Sierra Club of Canada

Presentation to Trade and Environment Consultations of Canadian Government


Elizabeth May, Executive Director, Sierra Club of Canada
1 Nicholas Street, Suite 412, Ottawa, Ontario, K1N 7B7, (613) 241-4611

Thursday July 8th, 1999, Ottawa, Canada


The Sierra Club of Canada is a national, non-profit, environmental research and advocacy organization. We are membership-based and volunteer driven with chapters, groups and offices across Canada. (We currently have staffed offices in Vancouver, Victoria, Edmonton, Toronto, and our national office in Ottawa.) In addition to our regionally-based groups and chapters, we also have a youth wing, the Sierra Youth Coalition, providing youth internships and education to young people across the country. This year marks our thirtieth anniversary as a Canadian environmental group, although the Sierra Club in the U.S., to which we are affiliated, was founded in 1892.

On behalf of the Sierra Club of Canada, I wish to express our appreciation for the opening of dialogue around issues of trade and larger public policy with respect to negotiations at the WTO/FTAA.The trade liberalization agenda has moved steadily along, with decisions having huge implications for social programmes, culture, labour standards, rural survival, and the environment. Yet these negotiations have, for the most part, occurred with little public engagement. Often, the success of the negotiations hinges on keeping prospective agreements out of the public eye.

The Sierra Club of Canada participated in the non-governmental summits held simultaneously with the WTO Ministerial at Singapore as well as the Summit on the Americas in Miami in December 1994. We gathered with our colleagues, environmental activists from around the world, including from Chile, Mexico, Honduras, Costa Rica, Puerto Rico, the United States and others, all sharing the same concern. Our experience with trade and investment liberalization has not been a happy one. We have seen environmental and labour standards under assault.

The irony is that the very same governments that have committed their citizens to the terms of the General Agreement on Tariffs and Trade (GATT), globally, and to regional trade agreements, such as the Free Trade Agreement (FTA) and the North American Free Trade Agreement (NAFTA), also committed to environmental agreements for planetary survival. The largest-ever summit of world leaders met in Rio de Janeiro for the United Nations Conference on Environment and Development -- the Earth Summit -- in June, 1992. Commitments were made to protect global climate from the disastrous destabilization caused by greenhouse gases, to protect the world's genetic, species and eco-system diversity, to the increasing of global aid flows to assist the developing world, to the "precautionary principle" to ensure the protection of the health and well-being of humans and our life-support systems.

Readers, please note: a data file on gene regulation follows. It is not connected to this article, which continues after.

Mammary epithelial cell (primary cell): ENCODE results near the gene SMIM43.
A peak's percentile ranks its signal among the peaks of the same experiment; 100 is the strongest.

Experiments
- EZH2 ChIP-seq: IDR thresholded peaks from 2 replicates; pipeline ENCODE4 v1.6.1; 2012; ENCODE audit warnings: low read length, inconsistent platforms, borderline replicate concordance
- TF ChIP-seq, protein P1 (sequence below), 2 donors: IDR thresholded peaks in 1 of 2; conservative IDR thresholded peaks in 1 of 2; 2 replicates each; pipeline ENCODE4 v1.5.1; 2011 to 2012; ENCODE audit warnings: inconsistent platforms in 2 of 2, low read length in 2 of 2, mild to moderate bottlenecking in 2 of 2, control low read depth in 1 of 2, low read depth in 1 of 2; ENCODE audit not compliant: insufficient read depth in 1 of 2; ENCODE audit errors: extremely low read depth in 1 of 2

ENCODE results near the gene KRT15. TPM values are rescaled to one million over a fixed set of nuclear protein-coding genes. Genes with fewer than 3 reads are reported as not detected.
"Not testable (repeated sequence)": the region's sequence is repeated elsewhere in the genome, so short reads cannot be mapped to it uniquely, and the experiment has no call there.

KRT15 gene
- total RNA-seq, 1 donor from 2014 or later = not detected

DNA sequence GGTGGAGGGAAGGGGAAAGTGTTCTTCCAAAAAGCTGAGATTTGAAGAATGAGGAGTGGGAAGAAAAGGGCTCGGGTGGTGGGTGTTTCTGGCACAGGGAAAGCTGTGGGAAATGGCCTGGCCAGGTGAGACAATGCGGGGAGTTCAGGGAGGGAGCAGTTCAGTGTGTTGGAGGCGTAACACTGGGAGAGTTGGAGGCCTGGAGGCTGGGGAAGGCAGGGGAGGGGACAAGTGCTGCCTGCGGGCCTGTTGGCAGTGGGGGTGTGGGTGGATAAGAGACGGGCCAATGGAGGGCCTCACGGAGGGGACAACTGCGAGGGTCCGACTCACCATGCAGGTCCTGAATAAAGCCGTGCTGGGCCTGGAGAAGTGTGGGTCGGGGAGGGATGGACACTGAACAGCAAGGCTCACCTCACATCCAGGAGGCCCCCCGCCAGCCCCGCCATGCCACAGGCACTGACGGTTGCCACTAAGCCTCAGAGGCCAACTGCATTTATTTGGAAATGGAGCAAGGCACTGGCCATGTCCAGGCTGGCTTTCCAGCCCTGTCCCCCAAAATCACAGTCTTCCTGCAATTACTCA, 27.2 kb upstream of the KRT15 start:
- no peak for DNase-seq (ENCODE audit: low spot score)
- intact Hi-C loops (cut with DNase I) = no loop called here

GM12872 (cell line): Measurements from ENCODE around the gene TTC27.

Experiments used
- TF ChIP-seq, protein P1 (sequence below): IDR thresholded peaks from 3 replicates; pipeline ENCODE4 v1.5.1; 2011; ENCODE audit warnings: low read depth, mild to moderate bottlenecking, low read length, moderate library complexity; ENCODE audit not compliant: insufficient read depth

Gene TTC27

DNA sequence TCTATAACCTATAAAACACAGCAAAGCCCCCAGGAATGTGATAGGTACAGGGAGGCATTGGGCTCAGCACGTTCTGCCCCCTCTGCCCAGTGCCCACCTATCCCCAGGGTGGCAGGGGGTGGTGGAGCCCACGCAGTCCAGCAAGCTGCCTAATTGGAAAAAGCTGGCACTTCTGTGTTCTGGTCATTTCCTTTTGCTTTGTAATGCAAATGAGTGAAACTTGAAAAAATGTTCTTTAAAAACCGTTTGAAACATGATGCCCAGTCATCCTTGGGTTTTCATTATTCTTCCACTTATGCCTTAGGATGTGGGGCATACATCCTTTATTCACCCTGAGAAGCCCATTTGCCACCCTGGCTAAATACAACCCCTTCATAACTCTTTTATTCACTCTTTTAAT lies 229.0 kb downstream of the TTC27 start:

Trade and Environment: An Uneven Commitment

Seven years after Rio, those multilateral environmental agreements (MEAs) are notable for the failure of many governments to honour their commitments. (The Environmental Auditor General, Commissioner Brian Emmett has detailed the Canada's multiple failures in his most recent report to Parliament). Meanwhile, the World Trade Organization, which did not even exist at the time of Rio, has achieved an impressive record of enforcing its trade regime. The new implementing agency for the GATT, created through the long Uruguay Round of Multilateral Trade Negotiations, has been obeyed, and where failure to meet terms is suspected, trade disputes and effective, swift, and merciless trade sanctions follow.

The issues of global survival entirely dwarf the petty mercantile concerns of the free traders. Yet the free traders got all the tools to ensure compliance and the environmental agreements are left with few to advance their objectives and defend against trade and investment interests.

The imbalance between effective and forceful global trade rules and weak global environmental agreements would not be fatal if the trade issues and environmental issues stayed neatly in separate boxes. But the world is considerably more messy than that. Environmental protection leads to regulation. If corporate interests failed to thwart an environmental regulation at the domestic level, the GATT and NAFTA provide another route of attack. One man's environmental regulation is another man's non-tariff trade barrier. Environmental and public health issues are increasingly being arbitrated behind closed doors by people with zero scientific competence to examine the dispute from an environmental or public health standpoint. The result is entirely predictable. Every time an environmental or public health action has been challenged through the WTO or NAFTA, the trading regime has ruled the measure to be trade-illegal. Every time.

Environmental Protection Under Attack